Here are a few photos of the fan mod and install. This is just a temporary fitting for some basic tests. A final install would have the fan attached more securely with no air gaps etc.:

I put together 2 WeatherShields for this test, and added a dedicated Weather node to the gateway. This was a good way to test WeatherShield readings side by side. Results are impressive, I could not see the temp and humidity readings be more than 1% off from each other. BTW I’ve added the new Weather node icon and node definition on the Gateway github repo, and I’ve posted the low power sketch I used on these weather nodes.

Basic fan test data & conclusions

Each level is ~1500sqft, with the attic having a steep slope, so a large air volume. I’ve put one weather sensor node on the second level and the other in the attic. I started measurements around 8:45am when the sun was starting to heat up the attic. One hour later I started the fan and let it run until 12:28pm, almost 4 hours. An open window in the basement (or 1st level) allows air to flow easily and not stress the fan. Here’s a glance of the temperature data from the attic sensor, explanations below:

Just looking at it it’s obvious the fan made a big dent. I ran it at max speed which is pretty loud but this is in a closet so that helps contain the fan noise. I’ve seen more expensive similar fans  advertised as very quiet. The point here is to move as much air as possible since the fan would run during the day anyway, when nobody is upstairs to hear the fan noise. I’ve made some projections of what I think would happen if I ran the fan all day or if there was no fan at all.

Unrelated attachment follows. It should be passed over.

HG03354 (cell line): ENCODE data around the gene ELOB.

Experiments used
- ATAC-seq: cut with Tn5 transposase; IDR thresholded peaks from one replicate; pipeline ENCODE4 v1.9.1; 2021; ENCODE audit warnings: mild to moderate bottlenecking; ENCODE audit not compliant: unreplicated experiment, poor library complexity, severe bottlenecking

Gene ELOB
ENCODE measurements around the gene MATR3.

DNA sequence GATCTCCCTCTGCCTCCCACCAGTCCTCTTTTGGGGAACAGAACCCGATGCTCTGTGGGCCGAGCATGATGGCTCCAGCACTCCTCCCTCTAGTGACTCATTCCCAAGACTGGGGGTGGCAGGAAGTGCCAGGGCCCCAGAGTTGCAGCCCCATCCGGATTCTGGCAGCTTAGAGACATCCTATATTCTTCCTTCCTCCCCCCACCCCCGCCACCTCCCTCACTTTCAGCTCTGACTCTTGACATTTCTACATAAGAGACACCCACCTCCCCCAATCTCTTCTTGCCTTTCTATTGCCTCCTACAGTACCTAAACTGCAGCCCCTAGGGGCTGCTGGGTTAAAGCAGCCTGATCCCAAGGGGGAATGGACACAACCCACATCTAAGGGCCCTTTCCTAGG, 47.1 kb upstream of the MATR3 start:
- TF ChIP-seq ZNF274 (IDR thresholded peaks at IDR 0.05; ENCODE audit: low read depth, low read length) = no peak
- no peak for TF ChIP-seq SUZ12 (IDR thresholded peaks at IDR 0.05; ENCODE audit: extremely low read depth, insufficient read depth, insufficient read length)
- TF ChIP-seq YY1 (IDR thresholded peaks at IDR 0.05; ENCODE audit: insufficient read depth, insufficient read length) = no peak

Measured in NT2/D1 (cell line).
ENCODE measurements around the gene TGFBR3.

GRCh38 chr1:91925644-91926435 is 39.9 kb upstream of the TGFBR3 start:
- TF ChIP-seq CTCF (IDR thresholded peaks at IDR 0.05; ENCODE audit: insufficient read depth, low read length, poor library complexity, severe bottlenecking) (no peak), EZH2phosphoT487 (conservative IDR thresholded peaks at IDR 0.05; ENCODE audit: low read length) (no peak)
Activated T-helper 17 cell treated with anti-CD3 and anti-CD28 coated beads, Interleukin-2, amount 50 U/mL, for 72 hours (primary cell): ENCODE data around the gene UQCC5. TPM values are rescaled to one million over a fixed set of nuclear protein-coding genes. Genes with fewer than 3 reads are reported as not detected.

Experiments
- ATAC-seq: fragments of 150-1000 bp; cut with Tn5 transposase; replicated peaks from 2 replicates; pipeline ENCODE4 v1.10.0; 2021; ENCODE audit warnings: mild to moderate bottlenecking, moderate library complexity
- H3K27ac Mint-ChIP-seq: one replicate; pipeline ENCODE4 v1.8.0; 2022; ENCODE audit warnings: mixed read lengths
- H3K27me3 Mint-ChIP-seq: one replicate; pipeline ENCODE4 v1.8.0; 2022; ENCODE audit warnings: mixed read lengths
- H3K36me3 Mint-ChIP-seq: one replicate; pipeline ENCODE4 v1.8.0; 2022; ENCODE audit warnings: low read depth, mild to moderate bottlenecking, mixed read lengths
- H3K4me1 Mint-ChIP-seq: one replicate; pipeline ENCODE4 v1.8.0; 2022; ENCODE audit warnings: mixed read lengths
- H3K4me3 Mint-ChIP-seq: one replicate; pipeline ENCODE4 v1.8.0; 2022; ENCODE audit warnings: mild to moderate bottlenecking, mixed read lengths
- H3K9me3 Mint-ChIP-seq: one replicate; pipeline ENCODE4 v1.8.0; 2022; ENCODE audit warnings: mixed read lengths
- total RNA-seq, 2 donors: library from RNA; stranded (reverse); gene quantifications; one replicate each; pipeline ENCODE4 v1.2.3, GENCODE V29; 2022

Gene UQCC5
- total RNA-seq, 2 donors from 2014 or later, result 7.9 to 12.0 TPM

I will continue to make measurements on comparable days with and without the fan and perhaps update this post, but I think the test is a success. It was a sunny day with 85° tops. If the attic normally heats up to around 140-150° at peak and the 2nd level is around 90° it is very difficult to cool it back down and the AC works very hard. If the fan can reduce the attic temperature by even 20° I assume the AC would not need to work as long and hard to cool the upstairs in the afternoons. I think this simple fan will cost much less to run for 8-10 hours, than running the AC that much harder all afternoon.

A possible improvement to this method is to install more fans in the attic, on top of the vent exhausts to help remove that hot air from the attic, more complex. Or cut a hole in the basement door to add another fan to push air, messy and not wife-friendly. Or stack another fan on the existing one at the attic hatch to increase CFM, just another $17.

To automate and remote control the fan I will need to make a SwitchMote outlet and put it in the attic. That’s for another post.



Smart meters installed in my neighborhood

About a month ago I got a notice in the mail from DTE saying they will begin installing smart meters in my area. I didn’t expect that to happen soon since the last time I talked to them on the phone they said it was not being planned at that moment. To my surprise both the electric and gas meters were replaced/updated last week. So things can happen fast. Here are the good old meters:

I was home on both occasions and the old electric meter was removed and replaced with a brand new Itron/Centron smart meter. Power went out for about 30 seconds. The gas meter was installed on a different day and I was happy to be able to snap some pictures. Continue reading

Sump pump alert with Moteino & HC-SR04

UPDATE: This project has been replaced/updated with SonarMote. See this blog post for a more rencent implementation of what you see here. The alerts are now implemented as simple events on the Moteino Gateway.

Here’s another project I wanted to do for a long time. I wanted a sump pump flood warning alert system in place, for peace of mind when I’m gone from home for prolonged periods. For whatever reason I thought this was going to be more difficult but no, it’s almost as easy as pie!